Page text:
Theology

Patrology

PATROLOGY The term patrologia was first used by the Lutheran theologian Johannes Gebhard (d. 1637), and his work under that title appeared in 1653. Eventually “patrology” became synonymous with the science of patristics, especially as it relates to questions of doctrine and dogma. Patrology embraces all the church authors of antiquity beginning with Saint JEROME, …

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Patristics

PATRISTICS History of Christian literature that deals with the theological authors of Christian antiquity. The title of a father can be applied to the leading church writers down to the thirteenth century (after which the title of Schoolman is used), but it is usually limited to the fathers and doctors of the church from the …

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Oriens Christianus

ORIENS CHRISTIANUS The technical Latin term for the scholarly study of the Christian Orient. In its examination of the cultures of the Christian East this study encompasses seven languages: Georgian, Armenian, Syriac, Christian Arabic, Ethiopic, Coptic, and Old Nubian. Scholars in this discipline study works of literature originally composed in these languages as well as …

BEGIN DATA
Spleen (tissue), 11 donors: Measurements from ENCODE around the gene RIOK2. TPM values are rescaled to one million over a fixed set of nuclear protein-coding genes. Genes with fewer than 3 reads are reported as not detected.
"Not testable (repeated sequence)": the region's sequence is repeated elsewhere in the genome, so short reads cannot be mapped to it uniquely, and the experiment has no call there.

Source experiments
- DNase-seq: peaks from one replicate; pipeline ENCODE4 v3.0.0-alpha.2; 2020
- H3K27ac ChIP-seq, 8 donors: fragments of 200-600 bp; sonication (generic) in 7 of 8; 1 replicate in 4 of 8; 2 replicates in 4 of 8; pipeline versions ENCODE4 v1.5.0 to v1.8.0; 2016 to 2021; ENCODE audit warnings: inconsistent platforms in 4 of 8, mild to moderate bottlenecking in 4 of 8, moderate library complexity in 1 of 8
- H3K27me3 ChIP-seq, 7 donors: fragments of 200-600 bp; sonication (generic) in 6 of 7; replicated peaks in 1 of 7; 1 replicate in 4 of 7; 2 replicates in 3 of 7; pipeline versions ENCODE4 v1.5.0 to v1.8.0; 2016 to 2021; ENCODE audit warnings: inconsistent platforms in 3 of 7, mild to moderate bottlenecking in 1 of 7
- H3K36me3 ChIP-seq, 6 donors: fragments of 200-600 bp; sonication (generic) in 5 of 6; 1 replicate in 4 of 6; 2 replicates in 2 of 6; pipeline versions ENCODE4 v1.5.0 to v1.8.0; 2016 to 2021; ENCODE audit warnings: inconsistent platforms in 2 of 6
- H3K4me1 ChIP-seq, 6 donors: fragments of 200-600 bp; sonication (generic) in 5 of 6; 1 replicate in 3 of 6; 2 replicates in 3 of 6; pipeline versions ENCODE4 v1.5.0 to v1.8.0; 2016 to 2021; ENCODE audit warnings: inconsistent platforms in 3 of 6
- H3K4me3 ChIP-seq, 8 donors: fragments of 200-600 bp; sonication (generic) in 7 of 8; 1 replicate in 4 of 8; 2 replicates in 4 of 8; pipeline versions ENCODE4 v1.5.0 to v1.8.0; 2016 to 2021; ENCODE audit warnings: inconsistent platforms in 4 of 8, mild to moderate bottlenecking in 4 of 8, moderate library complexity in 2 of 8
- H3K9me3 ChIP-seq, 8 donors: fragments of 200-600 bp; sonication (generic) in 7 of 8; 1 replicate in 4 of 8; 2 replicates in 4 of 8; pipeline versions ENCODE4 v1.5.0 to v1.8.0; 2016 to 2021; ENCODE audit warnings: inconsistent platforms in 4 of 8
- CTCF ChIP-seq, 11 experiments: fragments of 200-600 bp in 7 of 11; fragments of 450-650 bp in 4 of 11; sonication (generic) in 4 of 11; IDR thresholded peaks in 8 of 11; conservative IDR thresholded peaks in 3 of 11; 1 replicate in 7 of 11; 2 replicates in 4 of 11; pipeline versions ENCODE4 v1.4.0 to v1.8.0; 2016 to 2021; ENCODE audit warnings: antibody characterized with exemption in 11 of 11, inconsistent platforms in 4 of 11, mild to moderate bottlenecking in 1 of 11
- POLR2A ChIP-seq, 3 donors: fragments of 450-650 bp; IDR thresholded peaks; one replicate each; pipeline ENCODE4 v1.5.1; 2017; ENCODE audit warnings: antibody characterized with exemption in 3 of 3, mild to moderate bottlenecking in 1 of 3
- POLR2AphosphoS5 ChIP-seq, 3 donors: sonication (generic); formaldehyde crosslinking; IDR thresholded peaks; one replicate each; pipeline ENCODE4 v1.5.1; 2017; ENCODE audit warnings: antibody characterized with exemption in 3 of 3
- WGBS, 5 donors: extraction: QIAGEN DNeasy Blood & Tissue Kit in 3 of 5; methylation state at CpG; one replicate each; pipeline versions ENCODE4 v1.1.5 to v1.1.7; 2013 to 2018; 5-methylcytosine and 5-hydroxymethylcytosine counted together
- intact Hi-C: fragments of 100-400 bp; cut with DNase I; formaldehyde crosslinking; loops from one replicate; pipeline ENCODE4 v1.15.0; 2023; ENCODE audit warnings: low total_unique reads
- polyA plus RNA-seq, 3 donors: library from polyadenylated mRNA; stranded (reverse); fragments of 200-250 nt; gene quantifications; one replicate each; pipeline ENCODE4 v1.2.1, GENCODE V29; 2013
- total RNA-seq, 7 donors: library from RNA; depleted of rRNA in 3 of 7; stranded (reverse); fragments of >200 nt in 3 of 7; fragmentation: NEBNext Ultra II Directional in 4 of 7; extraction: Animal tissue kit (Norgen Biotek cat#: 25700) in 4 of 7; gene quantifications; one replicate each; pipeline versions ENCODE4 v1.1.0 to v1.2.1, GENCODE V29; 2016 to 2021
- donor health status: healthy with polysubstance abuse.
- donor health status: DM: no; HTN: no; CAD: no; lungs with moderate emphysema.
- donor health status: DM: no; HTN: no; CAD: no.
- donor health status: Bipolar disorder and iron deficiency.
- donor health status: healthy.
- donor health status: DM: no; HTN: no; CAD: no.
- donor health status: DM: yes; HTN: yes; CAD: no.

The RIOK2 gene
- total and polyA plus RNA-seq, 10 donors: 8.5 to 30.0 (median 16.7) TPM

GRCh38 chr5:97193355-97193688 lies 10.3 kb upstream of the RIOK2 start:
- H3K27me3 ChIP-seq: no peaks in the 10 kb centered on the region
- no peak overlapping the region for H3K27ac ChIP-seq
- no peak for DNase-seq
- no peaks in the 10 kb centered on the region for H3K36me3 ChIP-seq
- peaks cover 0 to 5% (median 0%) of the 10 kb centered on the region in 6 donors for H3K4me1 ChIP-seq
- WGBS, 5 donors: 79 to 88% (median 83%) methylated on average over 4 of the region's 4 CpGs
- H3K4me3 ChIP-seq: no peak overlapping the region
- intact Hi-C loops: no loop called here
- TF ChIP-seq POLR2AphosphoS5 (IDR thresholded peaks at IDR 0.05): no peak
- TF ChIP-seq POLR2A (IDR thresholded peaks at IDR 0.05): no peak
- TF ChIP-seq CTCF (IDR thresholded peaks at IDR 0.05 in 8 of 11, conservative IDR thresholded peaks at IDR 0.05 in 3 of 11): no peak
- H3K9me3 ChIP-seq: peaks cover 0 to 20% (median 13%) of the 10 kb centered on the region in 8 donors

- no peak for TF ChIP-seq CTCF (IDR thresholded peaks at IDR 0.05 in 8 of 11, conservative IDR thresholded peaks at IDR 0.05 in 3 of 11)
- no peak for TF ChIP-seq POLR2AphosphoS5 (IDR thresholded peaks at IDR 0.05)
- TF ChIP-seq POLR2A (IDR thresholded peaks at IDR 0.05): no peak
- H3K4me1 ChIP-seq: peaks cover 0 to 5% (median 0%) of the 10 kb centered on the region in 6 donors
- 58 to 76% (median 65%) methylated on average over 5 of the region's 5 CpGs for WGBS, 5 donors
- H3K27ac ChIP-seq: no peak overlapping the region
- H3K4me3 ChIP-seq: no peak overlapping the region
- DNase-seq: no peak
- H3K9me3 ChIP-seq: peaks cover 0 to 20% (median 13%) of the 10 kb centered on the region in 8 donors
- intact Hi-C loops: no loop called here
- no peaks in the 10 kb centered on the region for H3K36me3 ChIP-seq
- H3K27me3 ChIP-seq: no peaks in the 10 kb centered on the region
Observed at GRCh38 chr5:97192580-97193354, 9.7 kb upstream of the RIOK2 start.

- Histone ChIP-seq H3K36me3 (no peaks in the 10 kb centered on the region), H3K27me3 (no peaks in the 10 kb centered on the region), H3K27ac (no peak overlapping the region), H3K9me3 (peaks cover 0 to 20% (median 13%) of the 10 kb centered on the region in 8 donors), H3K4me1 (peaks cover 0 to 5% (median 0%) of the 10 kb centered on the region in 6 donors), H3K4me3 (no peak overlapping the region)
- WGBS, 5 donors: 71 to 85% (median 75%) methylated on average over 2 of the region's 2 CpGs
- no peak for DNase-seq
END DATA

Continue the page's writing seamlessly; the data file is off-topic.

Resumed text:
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Eschatology

ESCHATOLOGY The study of the last things, of the destiny of individual persons, and, more broadly, of society, of the world, and of the universe. In the culture of the pagan Greco-Roman world, concern with the destiny of the individual after death received comparatively little attention outside the mystery religions, but Hellenistic speculation on successive …

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Immaculate Conception

IMMACULATE CONCEPTION The doctrine held by the Roman Catholic church that from the very first moment of her conception, the Virgin Mary was free from the stain of original sin, and that, unlike the rest of mankind, she inherited human nature in an unsullied condition to make her worthy of being the Mother of Christ. …

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Immersion

IMMERSION It was ordained by Jesus Christ that water represents the visible sign of baptism: “Unless one is born of water and the Spirit, he cannot enter the kingdom of God” (Jn. 3:5). In conformity with Christ’s teachings, the apostles used water in administering the sacrament through complete immersion. This practice has since been followed …

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Incarnation

INCARNATION A central doctrine of Christian theology affirming that the eternal Son of God, who is the Divine Logos and second HYPOSTASIS of the Holy Trinity, took human flesh from the Holy Spirit and the Virgin Mary in order to accomplish the work of our salvation. The doctrine is held to be a mystery difficult …

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